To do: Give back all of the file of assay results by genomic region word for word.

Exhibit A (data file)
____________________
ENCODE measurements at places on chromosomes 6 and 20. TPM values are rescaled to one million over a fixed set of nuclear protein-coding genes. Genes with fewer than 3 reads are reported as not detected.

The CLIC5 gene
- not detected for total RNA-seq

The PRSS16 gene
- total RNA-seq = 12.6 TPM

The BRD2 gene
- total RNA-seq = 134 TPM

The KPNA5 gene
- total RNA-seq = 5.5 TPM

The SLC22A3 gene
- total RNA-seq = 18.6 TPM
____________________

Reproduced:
ENCODE measurements at places on chromosomes 6 and 20. TPM values are rescaled to one million over a fixed set of nuclear protein-coding genes. Genes with fewer than 3 reads are reported as not detected.

The CLIC5 gene
- not detected for total RNA-seq

The PRSS16 gene
- total RNA-seq = 12.6 TPM

The BRD2 gene
- total RNA-seq = 134 TPM

The KPNA5 gene
- total RNA-seq = 5.5 TPM

The SLC22A3 gene
- total RNA-seq = 18.6 TPM